The top SMA is 1240-1300 MHz RX and TX. When the device is in split mode, it’s TX only.
The next SMA connector is RX only, but only when the transverter is in split mode.
Next, a 2.1mm DC jack allows 12v to be connected. The maximum current is 1300mA.
The 3rd SMA connector is the IF input. 2m
Next are two LEDs. The top is the Input LED, and the bottom is the output LED.
Finally, a 3.5mm audio jack which allows the connection of an external sequencer.
Split mode is split-frequency operation option. It requires additional soldering. When enabled, it allows the addition of separate amplification on receive and transmit.
1152 MHz (default)
Repeater mode Shift offered is -6MHz or -28MHz which is not in line with -20MHz required in VK.
To the maths…
If you select 1150MHz as the LO, and tune to 146.1 MHz on the IF radio, you’ll be tuned to 1296.1 MHz which is the SSB calling frequency.
As at September 2020 Hristiyan confirmed the prices of SG Lab transverters as follows:
23cm – 156 Euro
13cm – 210 Euro
9cm – 240 Euro.
You can confirm the price and order by sending Hristitan an email at email@example.com
|Frequency range RF||1240 MHz||1300 MHz|
|Frequency range IF||144 MHz||148 MHz|
|Local Oscilator Frequency||1150 MHz, 1152 MHz or 1154 MHz|
|LO Accuracy at 20øC||+/- 1ppm|
|LO temp. stability -20 +70øC||+/- 2.5ppm|
|Output Power||2 watts||2.5 watts||3 watts|
|Current Consumption||850 mA|
|Input Power||0.2 watts||5 watts|
|Receive Gain (Adjustable)||-5dB||+10dB|
|Spurious response||Less than|
A walk-through of the SG Lab 1296 transverter and PA
This video by Haden 7HH takes you through both the SG Lab 23cm transverter as well as a quick look at the 25W PA.
23cm yagi Vs a bi-quad
Comparing the gain of a 23cm yagi over a bi-quad because you’ll need an antenna for your transverter.
Most, if not all transverters are driven by a 10 watts or less. Using QRP radios such as the Icom IC-705 or the Yaesu FT-818 is an ideal and safe way to drive a transverter. High power radios tend to spike with high power on TX. This is ALC overshoot can destroy some transverters. ALC overshoot, or power overshoot, is caused by the basic flawed design of ALC circuits and RF power control systems. Using QRP radios will ensure your investment will give years of flawless use. Just look at all the microwave videos on Youtube to see what IF radios people use.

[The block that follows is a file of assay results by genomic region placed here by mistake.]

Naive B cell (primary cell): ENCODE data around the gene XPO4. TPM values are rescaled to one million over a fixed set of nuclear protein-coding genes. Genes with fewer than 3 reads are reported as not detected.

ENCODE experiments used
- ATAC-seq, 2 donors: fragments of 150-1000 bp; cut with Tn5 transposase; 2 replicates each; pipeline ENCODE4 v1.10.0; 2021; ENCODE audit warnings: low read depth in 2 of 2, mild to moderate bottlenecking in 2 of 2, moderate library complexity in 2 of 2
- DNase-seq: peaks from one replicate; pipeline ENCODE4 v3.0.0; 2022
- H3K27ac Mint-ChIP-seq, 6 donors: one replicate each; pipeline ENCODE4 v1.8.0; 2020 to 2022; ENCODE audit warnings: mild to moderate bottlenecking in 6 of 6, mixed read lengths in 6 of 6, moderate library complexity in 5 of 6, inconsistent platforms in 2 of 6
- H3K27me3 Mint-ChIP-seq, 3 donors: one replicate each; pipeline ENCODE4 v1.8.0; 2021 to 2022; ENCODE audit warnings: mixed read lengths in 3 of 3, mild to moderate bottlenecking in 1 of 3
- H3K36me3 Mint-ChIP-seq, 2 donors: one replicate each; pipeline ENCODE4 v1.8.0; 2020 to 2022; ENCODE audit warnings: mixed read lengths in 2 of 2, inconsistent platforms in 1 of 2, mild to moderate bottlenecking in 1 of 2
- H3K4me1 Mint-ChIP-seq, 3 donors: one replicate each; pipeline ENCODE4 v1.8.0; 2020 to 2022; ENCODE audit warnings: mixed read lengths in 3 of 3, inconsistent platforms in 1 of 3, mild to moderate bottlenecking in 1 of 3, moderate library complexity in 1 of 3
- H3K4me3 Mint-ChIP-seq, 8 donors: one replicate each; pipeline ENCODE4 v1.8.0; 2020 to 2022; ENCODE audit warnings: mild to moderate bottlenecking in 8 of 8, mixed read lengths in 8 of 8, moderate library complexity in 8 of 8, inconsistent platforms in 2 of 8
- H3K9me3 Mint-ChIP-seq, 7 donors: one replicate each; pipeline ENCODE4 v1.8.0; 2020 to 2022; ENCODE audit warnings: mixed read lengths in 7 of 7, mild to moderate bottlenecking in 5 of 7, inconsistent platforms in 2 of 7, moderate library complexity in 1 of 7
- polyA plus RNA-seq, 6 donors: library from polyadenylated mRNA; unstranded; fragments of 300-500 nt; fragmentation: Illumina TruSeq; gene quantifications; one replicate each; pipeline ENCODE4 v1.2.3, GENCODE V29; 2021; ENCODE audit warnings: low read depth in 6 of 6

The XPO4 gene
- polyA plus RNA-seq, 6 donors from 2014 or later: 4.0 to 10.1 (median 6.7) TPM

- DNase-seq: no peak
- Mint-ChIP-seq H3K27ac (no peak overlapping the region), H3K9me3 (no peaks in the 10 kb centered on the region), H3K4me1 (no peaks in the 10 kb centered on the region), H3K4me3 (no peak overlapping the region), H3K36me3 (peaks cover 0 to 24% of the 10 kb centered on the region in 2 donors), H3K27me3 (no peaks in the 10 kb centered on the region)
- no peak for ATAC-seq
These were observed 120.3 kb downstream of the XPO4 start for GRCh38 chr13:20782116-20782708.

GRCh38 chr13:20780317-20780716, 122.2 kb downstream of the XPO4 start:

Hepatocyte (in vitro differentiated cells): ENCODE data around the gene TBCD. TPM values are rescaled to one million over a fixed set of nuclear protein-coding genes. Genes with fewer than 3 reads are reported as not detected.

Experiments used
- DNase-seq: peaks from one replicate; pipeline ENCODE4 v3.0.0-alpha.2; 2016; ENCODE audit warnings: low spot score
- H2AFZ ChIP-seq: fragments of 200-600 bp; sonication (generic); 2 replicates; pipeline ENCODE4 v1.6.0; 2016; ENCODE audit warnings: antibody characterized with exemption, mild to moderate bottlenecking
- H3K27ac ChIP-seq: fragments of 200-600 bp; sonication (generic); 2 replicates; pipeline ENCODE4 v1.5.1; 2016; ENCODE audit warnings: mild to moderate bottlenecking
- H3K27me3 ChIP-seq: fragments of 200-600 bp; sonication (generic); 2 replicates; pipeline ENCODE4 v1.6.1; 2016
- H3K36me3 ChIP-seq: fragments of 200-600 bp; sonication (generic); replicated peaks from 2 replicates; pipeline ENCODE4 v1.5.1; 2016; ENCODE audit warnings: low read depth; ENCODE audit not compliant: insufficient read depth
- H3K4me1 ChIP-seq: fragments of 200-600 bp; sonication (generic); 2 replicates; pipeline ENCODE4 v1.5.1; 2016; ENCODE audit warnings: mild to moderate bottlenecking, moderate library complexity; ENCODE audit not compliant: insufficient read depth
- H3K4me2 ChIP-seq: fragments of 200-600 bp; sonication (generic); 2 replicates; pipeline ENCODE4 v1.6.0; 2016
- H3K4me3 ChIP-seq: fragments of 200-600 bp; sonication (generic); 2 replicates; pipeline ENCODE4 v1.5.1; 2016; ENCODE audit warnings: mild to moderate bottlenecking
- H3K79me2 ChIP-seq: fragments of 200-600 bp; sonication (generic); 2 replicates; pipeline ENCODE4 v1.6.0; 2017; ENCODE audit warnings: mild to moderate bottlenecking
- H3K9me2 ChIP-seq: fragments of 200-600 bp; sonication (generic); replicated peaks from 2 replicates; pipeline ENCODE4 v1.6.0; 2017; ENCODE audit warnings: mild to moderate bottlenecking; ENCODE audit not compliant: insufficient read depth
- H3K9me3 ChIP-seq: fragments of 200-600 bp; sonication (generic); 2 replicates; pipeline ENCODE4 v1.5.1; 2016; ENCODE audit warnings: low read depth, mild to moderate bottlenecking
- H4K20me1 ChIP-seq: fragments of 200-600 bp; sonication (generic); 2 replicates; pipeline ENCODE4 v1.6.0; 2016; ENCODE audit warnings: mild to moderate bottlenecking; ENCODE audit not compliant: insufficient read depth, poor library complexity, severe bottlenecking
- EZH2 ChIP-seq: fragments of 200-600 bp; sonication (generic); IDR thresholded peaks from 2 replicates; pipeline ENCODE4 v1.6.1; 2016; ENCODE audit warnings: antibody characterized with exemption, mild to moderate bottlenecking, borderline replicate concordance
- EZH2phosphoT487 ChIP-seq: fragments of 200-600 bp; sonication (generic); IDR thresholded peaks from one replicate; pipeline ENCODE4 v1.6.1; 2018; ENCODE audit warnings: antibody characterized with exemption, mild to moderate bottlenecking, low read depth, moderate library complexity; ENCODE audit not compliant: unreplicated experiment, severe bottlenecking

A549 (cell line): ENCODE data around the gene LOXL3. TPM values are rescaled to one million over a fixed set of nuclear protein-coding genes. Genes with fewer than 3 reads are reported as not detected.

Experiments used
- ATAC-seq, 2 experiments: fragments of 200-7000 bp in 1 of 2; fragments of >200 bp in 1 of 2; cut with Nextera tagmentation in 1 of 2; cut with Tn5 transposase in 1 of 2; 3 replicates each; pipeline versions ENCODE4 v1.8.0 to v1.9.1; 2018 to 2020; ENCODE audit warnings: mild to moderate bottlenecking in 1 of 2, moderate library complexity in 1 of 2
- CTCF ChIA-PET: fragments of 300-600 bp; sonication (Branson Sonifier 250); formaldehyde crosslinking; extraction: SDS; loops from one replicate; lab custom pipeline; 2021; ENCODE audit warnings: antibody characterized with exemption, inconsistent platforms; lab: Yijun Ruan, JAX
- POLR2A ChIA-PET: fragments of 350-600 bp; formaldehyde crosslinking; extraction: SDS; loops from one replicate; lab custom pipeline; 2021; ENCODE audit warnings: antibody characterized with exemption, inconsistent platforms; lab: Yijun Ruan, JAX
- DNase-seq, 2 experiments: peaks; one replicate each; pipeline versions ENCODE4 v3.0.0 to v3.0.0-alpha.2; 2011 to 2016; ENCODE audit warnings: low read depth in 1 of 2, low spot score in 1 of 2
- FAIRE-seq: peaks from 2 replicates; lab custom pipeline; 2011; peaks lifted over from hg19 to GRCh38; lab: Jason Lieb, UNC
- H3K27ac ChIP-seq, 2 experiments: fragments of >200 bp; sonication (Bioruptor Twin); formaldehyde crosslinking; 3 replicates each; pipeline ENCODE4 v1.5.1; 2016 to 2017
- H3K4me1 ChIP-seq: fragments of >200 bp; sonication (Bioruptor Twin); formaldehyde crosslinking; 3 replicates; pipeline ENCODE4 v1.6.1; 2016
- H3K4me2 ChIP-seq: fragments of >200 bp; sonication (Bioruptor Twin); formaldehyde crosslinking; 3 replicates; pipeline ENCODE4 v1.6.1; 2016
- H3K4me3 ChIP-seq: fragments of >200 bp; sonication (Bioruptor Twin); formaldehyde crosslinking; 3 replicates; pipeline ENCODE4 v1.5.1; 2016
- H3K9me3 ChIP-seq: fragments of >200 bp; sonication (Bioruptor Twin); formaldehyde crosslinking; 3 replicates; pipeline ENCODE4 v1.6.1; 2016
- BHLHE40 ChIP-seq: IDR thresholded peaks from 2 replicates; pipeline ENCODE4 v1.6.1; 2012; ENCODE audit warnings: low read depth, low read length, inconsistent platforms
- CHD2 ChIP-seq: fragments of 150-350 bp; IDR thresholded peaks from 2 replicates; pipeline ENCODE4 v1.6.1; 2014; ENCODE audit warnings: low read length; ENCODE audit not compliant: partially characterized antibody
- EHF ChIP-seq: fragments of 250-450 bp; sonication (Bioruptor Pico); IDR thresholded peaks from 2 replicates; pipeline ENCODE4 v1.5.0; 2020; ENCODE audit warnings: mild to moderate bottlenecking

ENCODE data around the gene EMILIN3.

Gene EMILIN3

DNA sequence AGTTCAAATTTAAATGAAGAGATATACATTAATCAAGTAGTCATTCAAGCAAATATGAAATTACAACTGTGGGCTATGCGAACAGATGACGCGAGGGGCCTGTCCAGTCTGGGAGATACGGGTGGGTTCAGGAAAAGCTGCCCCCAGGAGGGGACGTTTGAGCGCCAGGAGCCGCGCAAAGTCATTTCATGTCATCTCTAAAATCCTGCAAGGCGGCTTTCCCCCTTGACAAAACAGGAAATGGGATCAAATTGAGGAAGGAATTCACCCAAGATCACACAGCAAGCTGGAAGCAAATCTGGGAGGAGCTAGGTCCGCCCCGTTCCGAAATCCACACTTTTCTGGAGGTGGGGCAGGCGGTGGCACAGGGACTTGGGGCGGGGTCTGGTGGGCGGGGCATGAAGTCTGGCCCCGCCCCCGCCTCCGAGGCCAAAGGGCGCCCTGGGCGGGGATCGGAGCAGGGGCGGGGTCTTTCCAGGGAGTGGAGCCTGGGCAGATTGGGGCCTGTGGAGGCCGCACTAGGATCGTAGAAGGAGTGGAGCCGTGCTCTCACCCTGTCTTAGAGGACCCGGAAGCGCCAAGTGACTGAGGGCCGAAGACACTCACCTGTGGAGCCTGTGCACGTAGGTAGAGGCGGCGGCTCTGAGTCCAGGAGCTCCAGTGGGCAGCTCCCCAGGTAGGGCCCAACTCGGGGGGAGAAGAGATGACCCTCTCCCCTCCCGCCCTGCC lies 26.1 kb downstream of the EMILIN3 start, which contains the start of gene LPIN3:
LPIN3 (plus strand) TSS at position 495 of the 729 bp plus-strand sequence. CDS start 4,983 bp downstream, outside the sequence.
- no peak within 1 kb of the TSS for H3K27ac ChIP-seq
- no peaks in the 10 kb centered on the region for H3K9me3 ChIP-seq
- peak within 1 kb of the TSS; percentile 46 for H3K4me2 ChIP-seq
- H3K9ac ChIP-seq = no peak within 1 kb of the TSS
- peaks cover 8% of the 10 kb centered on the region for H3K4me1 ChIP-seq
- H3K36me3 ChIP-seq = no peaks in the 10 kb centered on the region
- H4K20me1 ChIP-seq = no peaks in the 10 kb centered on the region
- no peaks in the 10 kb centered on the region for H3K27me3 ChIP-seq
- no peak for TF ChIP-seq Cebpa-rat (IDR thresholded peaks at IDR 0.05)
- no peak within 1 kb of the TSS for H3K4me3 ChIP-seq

Mounting your Transverter and PA
You’ll need to mount your kit in a box or housing that’s suitable for how you want to use it. It’s possible to get two transverters in one 2RU rackmount box. Keep all leads as short as possible, and fuse everything. I use TX Ground to switch between transmit and receive and external sequencing and antenna switching is not required for this pair. There’s a provision to use an external 10MHz reference oscillator, but I find the inbuilt LO adequate for SSB. All in all, a very easy way to get into 23cms. It’s a great step towards microwave. Choose your IF carefully too. It’s 142, 144 or 146 MHz.
Popular and common antennas for 1296MHz include yagis, bi-quads and gridpacks. These can be purchased or homemade. The only downside to making your own is the test equipment required to tune your antenna. Commercially there is a Diamond SX100 quadband power meter, but this can set you back $300. Ask about and see if a fellow amateur can help out.
If you’re keen to purchase a high quality 23 cm antenna, you can’t go past the antennas on offer from antenna-amplifiers. If you do go down this path, check out Goran’s range of antenna parts. Use every kilo your paying for. Remember, you get what you pay for. At 23cm, coax, plugs and connectors, as well as antenna components, become more critical for antenna efficiency.